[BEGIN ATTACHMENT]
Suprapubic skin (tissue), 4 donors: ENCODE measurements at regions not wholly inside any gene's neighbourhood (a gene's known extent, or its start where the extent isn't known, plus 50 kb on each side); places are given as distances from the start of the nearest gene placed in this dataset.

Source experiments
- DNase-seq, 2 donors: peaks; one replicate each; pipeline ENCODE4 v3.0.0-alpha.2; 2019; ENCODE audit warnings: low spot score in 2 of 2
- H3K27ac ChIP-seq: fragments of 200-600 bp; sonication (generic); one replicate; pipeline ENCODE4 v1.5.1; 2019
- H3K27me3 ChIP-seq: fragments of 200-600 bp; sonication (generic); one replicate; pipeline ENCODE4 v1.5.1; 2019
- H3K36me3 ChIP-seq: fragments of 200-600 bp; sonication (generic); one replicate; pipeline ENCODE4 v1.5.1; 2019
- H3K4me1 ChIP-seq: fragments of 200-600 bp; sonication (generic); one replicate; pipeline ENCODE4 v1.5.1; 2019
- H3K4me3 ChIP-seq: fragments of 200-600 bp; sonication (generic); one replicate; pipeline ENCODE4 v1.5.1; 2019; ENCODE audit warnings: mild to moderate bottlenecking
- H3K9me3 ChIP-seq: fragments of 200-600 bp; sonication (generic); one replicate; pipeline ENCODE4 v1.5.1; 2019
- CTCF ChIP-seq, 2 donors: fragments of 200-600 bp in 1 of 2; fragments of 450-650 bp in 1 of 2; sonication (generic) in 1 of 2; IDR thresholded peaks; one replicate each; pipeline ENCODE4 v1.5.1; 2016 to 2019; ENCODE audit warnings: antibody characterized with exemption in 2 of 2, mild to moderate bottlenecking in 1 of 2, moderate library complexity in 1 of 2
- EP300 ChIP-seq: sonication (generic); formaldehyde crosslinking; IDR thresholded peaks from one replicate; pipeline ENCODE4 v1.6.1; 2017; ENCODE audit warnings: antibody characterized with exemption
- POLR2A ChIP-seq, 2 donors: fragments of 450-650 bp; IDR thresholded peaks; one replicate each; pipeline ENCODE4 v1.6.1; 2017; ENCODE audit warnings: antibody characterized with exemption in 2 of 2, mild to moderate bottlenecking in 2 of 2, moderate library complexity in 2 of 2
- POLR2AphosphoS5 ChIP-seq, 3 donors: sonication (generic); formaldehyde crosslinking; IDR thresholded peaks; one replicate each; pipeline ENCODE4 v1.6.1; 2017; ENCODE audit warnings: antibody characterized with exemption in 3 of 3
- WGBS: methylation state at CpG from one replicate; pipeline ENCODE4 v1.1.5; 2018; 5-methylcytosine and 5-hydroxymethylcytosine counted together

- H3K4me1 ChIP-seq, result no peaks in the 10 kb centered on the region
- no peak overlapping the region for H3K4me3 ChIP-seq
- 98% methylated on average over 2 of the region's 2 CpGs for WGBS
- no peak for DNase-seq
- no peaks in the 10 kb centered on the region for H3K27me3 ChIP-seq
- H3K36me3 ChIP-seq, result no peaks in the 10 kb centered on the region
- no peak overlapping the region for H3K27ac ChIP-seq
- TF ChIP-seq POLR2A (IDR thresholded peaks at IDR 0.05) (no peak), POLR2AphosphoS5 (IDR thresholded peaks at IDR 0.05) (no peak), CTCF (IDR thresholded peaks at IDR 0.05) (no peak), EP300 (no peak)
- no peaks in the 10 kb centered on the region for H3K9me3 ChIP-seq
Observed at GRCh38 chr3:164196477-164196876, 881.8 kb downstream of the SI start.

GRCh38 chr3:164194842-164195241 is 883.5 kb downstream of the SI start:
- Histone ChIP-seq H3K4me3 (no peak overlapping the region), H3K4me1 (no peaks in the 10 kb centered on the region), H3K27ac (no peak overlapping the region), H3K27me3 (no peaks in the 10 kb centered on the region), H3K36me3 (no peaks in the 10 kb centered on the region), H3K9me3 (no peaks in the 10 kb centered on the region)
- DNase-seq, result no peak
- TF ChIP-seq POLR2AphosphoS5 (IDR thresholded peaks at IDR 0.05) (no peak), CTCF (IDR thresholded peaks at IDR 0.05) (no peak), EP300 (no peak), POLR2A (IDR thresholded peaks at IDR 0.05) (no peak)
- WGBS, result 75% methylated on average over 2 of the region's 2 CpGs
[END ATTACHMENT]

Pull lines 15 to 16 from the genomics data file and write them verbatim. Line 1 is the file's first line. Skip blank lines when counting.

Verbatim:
- H3K4me1 ChIP-seq, result no peaks in the 10 kb centered on the region
- no peak overlapping the region for H3K4me3 ChIP-seq